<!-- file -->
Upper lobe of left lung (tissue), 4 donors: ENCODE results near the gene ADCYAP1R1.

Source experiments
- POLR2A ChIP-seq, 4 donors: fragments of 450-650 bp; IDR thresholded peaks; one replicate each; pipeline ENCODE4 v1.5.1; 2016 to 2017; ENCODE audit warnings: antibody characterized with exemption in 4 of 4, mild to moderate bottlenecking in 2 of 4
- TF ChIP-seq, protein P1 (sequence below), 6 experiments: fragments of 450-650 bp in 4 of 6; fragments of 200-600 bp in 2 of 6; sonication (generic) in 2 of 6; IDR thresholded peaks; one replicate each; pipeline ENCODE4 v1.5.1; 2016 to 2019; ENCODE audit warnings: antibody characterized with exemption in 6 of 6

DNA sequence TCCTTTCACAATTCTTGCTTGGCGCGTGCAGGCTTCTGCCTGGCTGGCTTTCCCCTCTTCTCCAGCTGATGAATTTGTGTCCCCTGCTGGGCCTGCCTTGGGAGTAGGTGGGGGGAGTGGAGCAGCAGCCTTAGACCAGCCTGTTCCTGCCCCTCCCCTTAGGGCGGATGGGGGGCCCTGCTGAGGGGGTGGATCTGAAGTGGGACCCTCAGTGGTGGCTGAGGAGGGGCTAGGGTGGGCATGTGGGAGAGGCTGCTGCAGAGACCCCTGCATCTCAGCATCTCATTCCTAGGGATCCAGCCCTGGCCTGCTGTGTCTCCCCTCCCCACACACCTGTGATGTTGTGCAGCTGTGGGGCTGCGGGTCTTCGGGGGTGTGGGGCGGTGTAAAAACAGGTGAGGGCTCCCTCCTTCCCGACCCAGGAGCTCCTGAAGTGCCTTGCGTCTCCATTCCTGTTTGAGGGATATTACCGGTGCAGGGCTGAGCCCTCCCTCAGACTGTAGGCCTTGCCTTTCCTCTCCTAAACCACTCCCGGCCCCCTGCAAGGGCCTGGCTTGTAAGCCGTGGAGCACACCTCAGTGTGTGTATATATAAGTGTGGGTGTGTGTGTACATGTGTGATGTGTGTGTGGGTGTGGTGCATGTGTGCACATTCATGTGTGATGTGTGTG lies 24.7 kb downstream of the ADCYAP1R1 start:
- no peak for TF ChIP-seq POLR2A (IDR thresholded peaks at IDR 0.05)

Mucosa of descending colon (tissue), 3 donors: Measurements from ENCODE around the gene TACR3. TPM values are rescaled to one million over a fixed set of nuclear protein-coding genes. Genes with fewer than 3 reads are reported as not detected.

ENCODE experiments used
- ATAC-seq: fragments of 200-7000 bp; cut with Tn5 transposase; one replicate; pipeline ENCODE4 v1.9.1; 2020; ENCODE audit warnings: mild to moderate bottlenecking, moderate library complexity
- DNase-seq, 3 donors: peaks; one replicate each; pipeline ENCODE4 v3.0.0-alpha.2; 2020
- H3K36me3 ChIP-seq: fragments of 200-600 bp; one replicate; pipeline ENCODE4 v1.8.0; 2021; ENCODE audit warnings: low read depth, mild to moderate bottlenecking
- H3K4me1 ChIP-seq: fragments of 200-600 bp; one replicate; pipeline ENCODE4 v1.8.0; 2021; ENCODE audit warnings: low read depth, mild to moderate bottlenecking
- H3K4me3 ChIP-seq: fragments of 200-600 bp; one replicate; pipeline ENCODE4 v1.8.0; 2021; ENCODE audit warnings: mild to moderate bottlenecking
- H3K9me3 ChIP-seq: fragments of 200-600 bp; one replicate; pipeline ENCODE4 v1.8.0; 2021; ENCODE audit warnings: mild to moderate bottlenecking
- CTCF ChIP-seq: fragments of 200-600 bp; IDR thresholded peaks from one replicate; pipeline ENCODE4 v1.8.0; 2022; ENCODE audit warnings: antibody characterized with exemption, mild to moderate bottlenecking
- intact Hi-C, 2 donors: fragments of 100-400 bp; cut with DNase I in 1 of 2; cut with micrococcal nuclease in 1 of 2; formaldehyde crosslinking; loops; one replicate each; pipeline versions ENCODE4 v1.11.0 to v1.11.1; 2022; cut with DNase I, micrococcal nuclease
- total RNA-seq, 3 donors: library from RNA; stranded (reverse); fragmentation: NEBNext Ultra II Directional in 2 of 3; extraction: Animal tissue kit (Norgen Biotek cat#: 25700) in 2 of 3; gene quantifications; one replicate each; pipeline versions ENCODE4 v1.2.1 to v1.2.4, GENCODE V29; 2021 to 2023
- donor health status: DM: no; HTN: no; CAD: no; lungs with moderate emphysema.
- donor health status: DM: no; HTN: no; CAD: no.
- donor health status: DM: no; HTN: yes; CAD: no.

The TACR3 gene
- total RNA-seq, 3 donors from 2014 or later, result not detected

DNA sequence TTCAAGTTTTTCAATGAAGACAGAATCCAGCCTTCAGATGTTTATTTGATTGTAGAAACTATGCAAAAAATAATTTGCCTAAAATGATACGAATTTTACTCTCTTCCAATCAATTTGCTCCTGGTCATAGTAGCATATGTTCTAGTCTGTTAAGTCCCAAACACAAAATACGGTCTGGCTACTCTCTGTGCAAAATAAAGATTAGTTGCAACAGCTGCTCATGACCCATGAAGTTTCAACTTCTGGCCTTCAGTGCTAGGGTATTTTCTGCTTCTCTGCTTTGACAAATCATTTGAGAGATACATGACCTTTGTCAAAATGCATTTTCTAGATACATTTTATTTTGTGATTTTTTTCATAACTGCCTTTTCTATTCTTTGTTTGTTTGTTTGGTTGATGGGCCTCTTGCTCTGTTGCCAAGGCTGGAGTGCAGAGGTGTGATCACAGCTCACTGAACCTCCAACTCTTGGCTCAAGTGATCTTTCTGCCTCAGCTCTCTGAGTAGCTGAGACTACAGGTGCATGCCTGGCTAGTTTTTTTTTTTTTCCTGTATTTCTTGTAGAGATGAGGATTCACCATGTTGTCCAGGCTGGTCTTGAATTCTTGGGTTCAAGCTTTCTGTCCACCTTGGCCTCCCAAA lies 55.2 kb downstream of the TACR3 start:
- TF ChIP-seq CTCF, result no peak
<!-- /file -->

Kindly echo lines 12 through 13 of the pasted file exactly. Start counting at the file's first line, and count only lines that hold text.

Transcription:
- H3K4me1 ChIP-seq: fragments of 200-600 bp; one replicate; pipeline ENCODE4 v1.8.0; 2021; ENCODE audit warnings: low read depth, mild to moderate bottlenecking
- H3K4me3 ChIP-seq: fragments of 200-600 bp; one replicate; pipeline ENCODE4 v1.8.0; 2021; ENCODE audit warnings: mild to moderate bottlenecking